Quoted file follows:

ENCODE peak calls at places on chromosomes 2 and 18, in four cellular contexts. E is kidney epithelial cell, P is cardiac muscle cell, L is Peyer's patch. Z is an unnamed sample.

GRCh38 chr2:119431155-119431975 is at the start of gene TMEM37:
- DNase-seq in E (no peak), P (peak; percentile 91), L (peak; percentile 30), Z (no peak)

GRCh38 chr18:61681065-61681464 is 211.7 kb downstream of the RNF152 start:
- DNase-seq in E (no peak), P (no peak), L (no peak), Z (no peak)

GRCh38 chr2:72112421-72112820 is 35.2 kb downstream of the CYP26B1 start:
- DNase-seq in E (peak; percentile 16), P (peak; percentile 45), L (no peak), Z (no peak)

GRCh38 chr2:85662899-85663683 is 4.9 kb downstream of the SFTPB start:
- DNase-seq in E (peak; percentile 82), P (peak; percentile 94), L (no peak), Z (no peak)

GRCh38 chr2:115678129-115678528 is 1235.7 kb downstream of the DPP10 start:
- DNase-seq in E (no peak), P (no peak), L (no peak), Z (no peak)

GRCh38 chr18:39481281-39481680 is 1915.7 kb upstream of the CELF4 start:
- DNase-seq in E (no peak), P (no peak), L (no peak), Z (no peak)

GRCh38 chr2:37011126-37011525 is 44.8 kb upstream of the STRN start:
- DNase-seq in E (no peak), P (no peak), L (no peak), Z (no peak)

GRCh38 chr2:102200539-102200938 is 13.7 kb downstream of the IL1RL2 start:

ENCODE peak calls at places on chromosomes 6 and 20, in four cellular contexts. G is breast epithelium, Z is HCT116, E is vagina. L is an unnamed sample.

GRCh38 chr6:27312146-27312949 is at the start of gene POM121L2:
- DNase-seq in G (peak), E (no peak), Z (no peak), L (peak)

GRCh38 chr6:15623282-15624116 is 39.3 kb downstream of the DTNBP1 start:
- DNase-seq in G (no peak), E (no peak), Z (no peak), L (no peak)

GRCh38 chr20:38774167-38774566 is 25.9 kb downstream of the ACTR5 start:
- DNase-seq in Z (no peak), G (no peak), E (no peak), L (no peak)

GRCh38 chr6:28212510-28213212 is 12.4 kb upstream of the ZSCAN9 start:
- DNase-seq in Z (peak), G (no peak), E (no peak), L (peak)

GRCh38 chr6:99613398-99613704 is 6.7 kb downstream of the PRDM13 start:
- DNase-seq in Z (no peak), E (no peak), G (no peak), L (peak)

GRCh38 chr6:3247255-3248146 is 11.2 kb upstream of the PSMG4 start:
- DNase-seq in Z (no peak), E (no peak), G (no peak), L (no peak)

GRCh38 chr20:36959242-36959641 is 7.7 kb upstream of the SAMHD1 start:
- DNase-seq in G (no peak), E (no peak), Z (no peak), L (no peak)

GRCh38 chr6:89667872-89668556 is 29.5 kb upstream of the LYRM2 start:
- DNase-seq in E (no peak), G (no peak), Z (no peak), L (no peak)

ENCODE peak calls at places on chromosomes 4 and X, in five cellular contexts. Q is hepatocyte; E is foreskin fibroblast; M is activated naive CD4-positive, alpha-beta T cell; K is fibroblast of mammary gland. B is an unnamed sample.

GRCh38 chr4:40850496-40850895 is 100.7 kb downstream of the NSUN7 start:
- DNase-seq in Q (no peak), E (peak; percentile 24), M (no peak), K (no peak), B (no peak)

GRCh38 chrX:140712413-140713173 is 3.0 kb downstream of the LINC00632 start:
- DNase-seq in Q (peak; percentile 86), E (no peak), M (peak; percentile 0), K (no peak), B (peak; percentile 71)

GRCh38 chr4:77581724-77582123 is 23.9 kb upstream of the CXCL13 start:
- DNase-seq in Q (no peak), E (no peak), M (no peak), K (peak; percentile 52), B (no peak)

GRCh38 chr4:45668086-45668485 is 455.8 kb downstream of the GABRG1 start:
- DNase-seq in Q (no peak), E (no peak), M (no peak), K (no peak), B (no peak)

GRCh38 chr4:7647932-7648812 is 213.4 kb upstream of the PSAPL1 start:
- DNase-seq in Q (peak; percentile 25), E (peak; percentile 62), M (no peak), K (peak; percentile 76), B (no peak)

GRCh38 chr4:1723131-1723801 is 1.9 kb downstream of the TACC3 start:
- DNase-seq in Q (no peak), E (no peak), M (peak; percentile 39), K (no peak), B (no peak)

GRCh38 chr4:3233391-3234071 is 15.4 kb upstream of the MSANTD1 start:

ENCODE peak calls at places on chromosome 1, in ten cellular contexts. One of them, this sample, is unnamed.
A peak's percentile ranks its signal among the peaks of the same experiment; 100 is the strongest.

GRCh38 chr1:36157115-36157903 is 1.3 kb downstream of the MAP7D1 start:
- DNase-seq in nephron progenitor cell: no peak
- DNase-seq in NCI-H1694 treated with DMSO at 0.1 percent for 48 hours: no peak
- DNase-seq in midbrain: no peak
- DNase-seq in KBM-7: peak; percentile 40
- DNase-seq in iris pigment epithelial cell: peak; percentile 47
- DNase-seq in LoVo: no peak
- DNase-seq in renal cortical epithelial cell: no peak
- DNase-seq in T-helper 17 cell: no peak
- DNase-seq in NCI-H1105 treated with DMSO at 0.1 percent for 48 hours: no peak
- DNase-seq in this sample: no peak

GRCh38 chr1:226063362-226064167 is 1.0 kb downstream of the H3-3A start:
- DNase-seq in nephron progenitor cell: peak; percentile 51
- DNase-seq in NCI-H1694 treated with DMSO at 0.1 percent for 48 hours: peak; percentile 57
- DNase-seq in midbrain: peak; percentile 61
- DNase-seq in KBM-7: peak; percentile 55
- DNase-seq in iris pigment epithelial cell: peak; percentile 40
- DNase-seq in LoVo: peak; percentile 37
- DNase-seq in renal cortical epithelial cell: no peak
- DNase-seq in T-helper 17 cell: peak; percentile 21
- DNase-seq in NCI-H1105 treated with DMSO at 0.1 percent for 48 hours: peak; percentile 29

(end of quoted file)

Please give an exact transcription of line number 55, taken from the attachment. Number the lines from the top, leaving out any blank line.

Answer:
- DNase-seq in iris pigment epithelial cell: peak; percentile 47